I haven’t done one of these in a while—almost three years, in fact. See “Good Reason to Kill #76a: Mystery Clown (or, Clown Mystery)” (Aug. 1, 2019). Instead of speculating about why, I’ll just say that until now, I had seen no cases in which a defendant claimed to have killed in self-defense because the victim had summoned a Bigfoot to murder him.
Now I have.
KTEN News reported Monday that police had arrested a 53-year-old man “in connection with a bizarre weekend homicide case in Pontotoc County,” Oklahoma, in the south-east part of the state. According to the Oklahoma Bureau of Investigation, the suspect and another man “had been noodling in the river on Saturday when a confrontation ensued.”
Now, the local news report presents this statement without further explanation, obviously assuming, probably correctly, that locals will know what “noodling” is. But then you also know that “noodling” is, in fact, the practice of obtaining catfish by sticking your arm in an underwater hole, waiting for the fish to bite down on it, and then hopefully dragging it back out of the hole intact and with the fish still attached. See “Texas Bill Would Legalize Noodling,” Lowering the Bar (Apr. 29, 2011) (noting that noodling was said to be common at least in Texas, Missouri, and Oklahoma); see also Tex. Parks & Wildlife Code § 66.115 (that bill passed); also see also Okla. Stat. §§ 29-2-125 and 29-6-303(A)(4) (it’s also legal in Oklahoma). So contrary to what some might believe, it is perfectly legal in Oklahoma for two men to noodle together, as long as they have the right permits.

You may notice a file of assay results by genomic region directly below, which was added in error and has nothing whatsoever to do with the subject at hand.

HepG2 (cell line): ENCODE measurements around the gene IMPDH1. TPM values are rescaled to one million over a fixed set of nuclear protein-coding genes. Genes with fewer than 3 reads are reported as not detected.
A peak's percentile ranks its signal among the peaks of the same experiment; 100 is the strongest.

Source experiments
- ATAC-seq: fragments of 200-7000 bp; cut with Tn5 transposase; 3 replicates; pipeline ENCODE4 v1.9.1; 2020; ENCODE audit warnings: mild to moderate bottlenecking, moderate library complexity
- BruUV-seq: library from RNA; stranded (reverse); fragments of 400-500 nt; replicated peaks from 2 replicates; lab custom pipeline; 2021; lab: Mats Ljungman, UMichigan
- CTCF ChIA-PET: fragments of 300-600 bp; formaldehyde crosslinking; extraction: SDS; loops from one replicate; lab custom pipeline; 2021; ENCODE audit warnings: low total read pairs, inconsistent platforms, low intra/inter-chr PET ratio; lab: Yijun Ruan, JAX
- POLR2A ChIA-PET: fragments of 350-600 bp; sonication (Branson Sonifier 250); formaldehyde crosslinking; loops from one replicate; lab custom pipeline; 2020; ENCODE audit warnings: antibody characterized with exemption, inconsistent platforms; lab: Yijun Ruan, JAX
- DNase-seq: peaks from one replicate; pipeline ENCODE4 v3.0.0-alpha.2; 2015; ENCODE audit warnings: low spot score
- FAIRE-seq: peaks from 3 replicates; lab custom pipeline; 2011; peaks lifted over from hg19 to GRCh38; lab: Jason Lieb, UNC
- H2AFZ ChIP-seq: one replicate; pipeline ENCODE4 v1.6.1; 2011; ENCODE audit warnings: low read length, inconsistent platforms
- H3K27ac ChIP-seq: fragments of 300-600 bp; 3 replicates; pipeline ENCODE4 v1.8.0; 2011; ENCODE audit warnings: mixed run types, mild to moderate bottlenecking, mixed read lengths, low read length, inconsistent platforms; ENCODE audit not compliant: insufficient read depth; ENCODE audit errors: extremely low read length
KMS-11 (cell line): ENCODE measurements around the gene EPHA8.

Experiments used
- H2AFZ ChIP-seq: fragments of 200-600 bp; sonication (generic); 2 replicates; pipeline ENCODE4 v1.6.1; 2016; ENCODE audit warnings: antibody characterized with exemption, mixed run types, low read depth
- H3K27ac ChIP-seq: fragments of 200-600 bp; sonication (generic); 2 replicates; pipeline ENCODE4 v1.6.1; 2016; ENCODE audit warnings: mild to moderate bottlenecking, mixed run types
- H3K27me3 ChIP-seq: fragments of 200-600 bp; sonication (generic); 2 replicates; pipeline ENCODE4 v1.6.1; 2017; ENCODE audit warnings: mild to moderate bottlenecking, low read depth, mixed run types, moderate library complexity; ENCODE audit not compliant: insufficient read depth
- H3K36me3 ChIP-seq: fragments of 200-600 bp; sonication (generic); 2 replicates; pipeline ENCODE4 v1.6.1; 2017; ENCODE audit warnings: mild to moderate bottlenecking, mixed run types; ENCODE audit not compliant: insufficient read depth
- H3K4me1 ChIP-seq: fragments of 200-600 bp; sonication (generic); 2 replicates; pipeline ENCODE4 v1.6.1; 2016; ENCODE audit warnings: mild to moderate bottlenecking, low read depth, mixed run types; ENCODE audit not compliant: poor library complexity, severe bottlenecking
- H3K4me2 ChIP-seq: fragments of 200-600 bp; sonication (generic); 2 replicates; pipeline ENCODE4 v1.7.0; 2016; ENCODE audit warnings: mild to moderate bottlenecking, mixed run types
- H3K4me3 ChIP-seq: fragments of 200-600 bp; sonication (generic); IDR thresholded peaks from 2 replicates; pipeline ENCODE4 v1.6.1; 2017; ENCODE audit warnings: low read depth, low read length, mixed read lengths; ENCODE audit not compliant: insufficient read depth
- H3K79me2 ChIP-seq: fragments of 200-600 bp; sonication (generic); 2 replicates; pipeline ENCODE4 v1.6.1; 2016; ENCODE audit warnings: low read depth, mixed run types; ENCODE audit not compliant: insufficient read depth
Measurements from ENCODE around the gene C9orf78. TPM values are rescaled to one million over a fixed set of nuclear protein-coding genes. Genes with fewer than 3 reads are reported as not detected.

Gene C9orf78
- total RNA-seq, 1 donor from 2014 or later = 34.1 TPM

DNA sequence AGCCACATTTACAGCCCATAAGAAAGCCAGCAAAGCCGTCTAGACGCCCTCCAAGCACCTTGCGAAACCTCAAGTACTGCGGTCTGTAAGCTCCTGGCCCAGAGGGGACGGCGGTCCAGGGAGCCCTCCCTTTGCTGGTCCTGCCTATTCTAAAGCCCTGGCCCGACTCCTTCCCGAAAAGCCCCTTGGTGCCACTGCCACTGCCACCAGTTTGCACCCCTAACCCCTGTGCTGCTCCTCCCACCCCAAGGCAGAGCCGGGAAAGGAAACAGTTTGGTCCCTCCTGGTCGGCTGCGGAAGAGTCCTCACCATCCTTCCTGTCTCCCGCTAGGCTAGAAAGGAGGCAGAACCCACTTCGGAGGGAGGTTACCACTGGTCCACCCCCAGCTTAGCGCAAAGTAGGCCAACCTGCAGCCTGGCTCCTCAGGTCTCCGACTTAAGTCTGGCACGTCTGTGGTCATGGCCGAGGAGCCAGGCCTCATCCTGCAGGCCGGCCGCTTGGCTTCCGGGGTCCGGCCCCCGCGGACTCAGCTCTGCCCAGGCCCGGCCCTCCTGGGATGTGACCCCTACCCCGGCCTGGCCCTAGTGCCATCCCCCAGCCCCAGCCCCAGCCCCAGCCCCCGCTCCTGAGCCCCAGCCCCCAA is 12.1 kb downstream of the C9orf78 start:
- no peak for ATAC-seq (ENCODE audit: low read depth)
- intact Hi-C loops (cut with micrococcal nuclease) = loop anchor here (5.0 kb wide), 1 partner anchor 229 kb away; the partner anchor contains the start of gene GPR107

You’ll be surprised to know that it isn’t clear exactly what made this noodling excursion turn ugly. But it is clear why the matter escalated, or at least it’s clear what the suspect said about why it escalated, according to the sheriff: “His statement was that [the other man] had summoned ‘Bigfoot’ to come and kill him. That’s why he had to kill [him first].”
This is pretty unlikely, even though there is plenty of evidence that Bigfeet can be found in Oklahoma. And by evidence, of course, I mean “evidence.”
It was just last year that we discussed Oklahoma HB 1648, a bill that would have required the Oklahoma Wildlife Conservation Commission to regulate Bigfoot hunting in that state. See “Oklahoma Legislator Proposes Big Foot Hunting Season” (Jan. 22, 2021) (failure to hyphenate in original). That bill, which does not seem to have passed, was introduced by the representative for State District 19, which is also in the south-east part of the state, and I don’t think that’s a coincidence. Even more compelling is the fact that this area is only a couple of hundred miles from Fouke, Arkansas, troubled for decades by the Boggy Creek Monster and the setting of the classic film The Legend of Boggy Creek, which I vaguely remember scared the crap out of me as a very small child (but is now hilarious). Certainly, no one would create such a docu-drama without solid evidence that cryptohominids roam the area.
On the other hand, there is no evidence (that I know of) that a Bigfoot can be summoned to do one’s evil bidding, like some kind of hairy hitman. That’s what golems are for. But even assuming a person had the power to summon a Bigfoot, there’s no reason to think killing the summoner would necessarily put an end to the danger. It’s not like the Bigfoot would just vanish. In fact, you might have sealed your fate by killing the one person who could call off the hit. It’s almost like the guy didn’t think this through before acting.
The sheriff did note that the suspect “appeared to be under the influence of something” when he made the self-defense claim, so that is another potential explanation.